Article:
Limbic System staff (2014). "Medical gallery of Blausen Medical 2014". WikiJournal of Medicine 1 (2). DOI:10.15347/wjm/2014.010. ISSN 2002-4436.

The limbic system is one of the most essential systems in the human body for it is made up of the structures that perform the most vital activities in the body that are required for one to survive. It lies near the thalamus just on its sides, and under the cerebrum.

When being categorized using the brain is said to contain the structures that make up the forebrain. The major part of the brain region that scientifically are proven that they make up the limbic system they included the hypothalamus, the amygdala, limbic cortex, and the hippocampal formation. Moreover, the cingulate gyrus, olfactory cortex, and the fornix are considered to be of the limbic system.

The limbic system is involved in memory and emotion through the Amygdala structure, which is almond shaped and contains a huge mass of the nuclei, moreover, it is found deep inside the temporal lobes just the medial region of the hypothalamus, adjacent hippocampus structure. Its main functions include hormonal secretions, response to various emotions, regulation of the autonomic responses which are related to fear and finally responds to arousals. Therefore, from the studies, it is true to say that the fear network, especially in animals, is controlled in the amygdala whereby it projects to the hypothalamus and fined projected to the brainstem. Thus, giving the reason why fear responses are observed in some reactions.

What is the limbic system?

It receives its name from the Latin root word limbus, which means “rim” in referral to the curved rim of the cortex which includes the cingulate and the parahippocampal (near the hippocampus) gyri. The limbic system is mainly composed of the hippocampus, amygdala, thalamus and hypothalamus. The limbic system also referred to as the emotional brain

The Hippocampus

The hippocampus has been known to secure memories as it plays a role in memory formation and recalling of memories. Hippocampus also plays a part in dream-formation where figments of our memories are pieced together in a random order to form a meaning. Studies have shown that people who suffer from depression have a shrunken hippocampus. This can be explained on the basis of the atrophy of the hippocampus. The constant stress takes a toll on the neurons and leads to retraction of dendritic processes in hippocampal neurons, inhibition of neurogenesis (formation of neurons) in the adult hippocampus, and loss of pre-existing hippocampal neurons (i.e., neurotoxicity). In addition to this, a hormonal theory also exists. You see, when the body is in stress, the body releases stress hormones, out of which, one is cortisol. These stress hormones increase the glucose levels in the blood to the body is ready in case of danger. Constant stress means constantly higher levels of cortisol. This also damages the hippocampus.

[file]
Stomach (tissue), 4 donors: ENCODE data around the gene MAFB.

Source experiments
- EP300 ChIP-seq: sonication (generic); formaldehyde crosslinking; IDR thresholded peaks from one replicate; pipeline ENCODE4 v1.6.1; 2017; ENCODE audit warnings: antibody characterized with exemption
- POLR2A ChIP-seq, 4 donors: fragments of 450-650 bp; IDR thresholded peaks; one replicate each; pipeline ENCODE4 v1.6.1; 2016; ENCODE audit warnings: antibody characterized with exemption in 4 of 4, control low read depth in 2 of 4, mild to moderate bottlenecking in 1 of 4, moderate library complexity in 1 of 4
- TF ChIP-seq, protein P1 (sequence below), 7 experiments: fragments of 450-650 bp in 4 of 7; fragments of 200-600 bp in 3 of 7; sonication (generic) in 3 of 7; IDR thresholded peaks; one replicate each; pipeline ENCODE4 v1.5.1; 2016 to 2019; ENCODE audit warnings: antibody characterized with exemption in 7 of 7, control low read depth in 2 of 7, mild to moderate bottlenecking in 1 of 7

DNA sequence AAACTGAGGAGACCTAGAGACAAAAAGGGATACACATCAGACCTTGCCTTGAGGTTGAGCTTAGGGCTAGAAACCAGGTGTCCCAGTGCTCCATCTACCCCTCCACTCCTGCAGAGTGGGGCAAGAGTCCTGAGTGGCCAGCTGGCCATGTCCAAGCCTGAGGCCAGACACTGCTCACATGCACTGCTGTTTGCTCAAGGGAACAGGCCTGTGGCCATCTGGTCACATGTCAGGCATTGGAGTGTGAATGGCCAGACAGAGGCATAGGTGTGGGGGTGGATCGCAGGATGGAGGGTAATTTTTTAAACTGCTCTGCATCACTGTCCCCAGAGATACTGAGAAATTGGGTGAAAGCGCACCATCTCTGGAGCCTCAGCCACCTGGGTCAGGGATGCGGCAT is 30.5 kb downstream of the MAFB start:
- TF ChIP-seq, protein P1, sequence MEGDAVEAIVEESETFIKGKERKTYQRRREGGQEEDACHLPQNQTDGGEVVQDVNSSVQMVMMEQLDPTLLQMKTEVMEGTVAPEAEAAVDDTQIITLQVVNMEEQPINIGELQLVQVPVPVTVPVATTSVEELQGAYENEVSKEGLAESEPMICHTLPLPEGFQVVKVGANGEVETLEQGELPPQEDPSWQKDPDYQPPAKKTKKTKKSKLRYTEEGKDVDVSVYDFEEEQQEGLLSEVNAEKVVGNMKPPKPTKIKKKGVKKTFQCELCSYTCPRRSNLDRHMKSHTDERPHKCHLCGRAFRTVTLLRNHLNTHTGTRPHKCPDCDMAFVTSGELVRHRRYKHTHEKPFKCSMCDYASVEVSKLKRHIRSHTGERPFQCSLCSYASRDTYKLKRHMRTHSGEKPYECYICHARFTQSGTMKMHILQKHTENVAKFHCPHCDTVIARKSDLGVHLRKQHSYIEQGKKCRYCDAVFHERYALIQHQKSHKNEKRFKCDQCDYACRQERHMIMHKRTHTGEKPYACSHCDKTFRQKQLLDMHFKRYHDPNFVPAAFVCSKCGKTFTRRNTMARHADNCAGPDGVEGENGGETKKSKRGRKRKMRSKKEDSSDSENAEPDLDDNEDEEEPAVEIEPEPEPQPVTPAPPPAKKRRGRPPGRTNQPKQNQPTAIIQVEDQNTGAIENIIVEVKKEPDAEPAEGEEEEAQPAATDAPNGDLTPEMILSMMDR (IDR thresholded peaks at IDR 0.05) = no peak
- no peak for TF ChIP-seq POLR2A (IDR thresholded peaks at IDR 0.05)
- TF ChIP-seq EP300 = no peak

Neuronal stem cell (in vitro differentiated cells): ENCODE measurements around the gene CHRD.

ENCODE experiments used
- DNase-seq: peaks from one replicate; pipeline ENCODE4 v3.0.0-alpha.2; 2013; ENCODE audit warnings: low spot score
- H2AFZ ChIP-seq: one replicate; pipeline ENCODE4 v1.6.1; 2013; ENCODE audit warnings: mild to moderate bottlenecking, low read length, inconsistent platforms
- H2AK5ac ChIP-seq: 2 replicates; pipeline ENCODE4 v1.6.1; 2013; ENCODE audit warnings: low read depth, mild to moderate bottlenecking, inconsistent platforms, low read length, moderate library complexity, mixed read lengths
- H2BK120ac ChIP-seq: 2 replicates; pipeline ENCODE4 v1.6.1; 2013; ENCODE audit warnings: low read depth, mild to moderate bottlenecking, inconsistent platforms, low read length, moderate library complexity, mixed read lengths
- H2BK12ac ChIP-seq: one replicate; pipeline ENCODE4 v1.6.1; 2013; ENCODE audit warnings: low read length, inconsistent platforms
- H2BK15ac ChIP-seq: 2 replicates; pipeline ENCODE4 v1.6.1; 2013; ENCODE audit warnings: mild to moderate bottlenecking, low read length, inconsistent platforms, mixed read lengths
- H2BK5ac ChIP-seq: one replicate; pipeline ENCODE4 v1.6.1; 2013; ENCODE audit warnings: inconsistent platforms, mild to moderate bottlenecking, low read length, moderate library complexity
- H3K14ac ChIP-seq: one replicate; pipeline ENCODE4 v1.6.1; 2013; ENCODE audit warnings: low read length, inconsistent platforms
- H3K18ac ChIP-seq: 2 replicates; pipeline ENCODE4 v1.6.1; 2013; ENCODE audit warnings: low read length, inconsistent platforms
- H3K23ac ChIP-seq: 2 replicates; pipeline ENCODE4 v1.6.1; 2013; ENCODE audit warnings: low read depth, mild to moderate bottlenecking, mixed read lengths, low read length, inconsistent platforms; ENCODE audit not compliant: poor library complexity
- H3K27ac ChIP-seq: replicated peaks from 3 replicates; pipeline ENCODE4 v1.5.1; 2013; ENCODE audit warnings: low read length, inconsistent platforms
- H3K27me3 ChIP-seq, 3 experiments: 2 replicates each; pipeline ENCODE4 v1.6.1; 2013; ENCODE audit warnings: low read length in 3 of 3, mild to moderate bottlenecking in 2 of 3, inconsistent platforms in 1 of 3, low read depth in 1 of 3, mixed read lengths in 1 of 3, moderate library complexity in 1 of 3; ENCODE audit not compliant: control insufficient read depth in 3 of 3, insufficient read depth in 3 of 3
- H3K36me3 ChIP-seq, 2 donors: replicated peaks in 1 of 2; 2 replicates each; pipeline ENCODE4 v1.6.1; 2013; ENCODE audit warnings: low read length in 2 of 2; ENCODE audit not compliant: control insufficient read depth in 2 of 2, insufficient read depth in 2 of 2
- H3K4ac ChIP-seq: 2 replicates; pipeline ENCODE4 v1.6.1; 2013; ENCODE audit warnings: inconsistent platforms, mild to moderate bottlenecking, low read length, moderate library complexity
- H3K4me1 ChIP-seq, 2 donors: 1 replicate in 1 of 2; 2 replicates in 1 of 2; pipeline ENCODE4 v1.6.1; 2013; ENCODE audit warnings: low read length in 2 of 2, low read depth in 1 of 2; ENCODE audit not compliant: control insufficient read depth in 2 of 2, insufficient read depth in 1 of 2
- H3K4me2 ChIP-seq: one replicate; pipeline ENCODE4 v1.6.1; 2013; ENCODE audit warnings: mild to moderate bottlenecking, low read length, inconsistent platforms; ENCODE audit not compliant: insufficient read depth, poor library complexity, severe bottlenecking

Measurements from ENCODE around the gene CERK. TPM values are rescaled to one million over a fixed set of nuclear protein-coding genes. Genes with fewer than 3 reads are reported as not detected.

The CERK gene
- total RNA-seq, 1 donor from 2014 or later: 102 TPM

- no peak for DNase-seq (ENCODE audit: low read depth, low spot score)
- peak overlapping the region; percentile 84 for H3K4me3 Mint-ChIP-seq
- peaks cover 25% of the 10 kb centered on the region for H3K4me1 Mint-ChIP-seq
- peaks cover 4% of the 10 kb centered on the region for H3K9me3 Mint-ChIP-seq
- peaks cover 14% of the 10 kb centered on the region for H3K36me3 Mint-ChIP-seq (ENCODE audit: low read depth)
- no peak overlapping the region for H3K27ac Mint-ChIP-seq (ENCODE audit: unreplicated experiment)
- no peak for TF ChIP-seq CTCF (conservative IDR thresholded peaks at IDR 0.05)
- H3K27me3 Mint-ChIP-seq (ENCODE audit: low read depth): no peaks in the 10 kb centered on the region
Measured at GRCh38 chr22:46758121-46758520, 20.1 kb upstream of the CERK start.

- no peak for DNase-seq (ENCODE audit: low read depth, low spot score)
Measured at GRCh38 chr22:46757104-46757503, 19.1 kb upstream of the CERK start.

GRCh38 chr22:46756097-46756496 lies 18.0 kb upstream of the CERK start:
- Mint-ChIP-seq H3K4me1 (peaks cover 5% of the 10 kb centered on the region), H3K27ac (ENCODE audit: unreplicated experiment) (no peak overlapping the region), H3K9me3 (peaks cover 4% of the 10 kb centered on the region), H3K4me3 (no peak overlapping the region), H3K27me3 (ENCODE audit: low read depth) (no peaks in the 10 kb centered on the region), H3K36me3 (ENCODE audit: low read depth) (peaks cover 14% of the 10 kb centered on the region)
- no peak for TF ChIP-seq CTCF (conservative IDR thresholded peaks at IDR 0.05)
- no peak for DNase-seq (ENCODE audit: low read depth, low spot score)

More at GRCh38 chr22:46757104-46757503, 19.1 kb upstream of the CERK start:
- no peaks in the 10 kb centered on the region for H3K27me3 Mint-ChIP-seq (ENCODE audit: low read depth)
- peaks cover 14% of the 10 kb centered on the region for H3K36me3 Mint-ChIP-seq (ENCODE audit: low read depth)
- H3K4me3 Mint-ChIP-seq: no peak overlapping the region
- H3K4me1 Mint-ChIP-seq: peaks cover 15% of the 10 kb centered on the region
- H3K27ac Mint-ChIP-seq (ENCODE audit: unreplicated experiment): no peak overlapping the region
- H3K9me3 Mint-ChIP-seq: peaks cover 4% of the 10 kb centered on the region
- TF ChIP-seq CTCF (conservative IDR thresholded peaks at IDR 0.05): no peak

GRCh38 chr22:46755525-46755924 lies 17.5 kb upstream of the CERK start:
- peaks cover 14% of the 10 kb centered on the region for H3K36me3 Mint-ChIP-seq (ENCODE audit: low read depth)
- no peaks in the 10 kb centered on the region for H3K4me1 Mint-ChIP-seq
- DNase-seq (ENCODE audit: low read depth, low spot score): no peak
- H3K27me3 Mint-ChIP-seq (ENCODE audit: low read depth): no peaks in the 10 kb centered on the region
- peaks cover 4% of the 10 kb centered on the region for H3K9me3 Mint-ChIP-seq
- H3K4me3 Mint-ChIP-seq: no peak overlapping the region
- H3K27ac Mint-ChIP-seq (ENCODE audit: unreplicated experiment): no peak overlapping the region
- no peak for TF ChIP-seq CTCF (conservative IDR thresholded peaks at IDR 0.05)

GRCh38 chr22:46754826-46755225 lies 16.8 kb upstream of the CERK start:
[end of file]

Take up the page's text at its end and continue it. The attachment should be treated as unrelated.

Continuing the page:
Furthermore, studies have also shown that post-traumatic stress disorder (PTSD) is associated with a smaller hippocampus.

The Thalamus

The thalamus, meaning “chamber" in Greek, is a large mass of grey matter in the brain. It performs various tasks such as relaying of sensory signals, including motor signals to the cerebral cortex, and the regulation of consciousness, sleep, and alertness.

It relays various sensory signals all the way to the cerebral cortex and gives us motor control ability. Further, it receives the auditory, the somatosensory and the visual sensory signals, therefore the thalamus has the ability to modify and integrate various information that passes through it. As such, nearly all sensory information from the environment usually passes through the thalamus. For example, taking the visual information in the body it first moves from the eye the all the way to the optic nerve and tract than to the thalamus and finally passed to the visual cortex where perception is created. However, the olfactory information is the only one that is not perceived in the thalamus and has direct cortical projections. This explains why smells can be so powerfully evocative of memory and emotional experience.

The Hypothalamus

The hypothalamus is the region present below the thalamus and is responsible for controlling and regulating various bodily functions such as heart rate, body temperature, et cetera. Coupled with the pituitary, it also regulates hormones related to mood and survival.

The Amygdala

The amygdala allows for emotional discrimination.  The amygdala is heavily involved in the fight, flight or freeze response. More explained in the video from the legendary neurologist, Rhawn Joseph (see below).


In addition, there are other parts the fornix and the olfactory cortex, their functions are not well known. For the fornix, it is made of the bundles of the axons that join the hippocampus to the hypothalamus. For the olfactory cortex, it receives various inputs from the chemoreceptors present in the nose bypassing the thalamus. 


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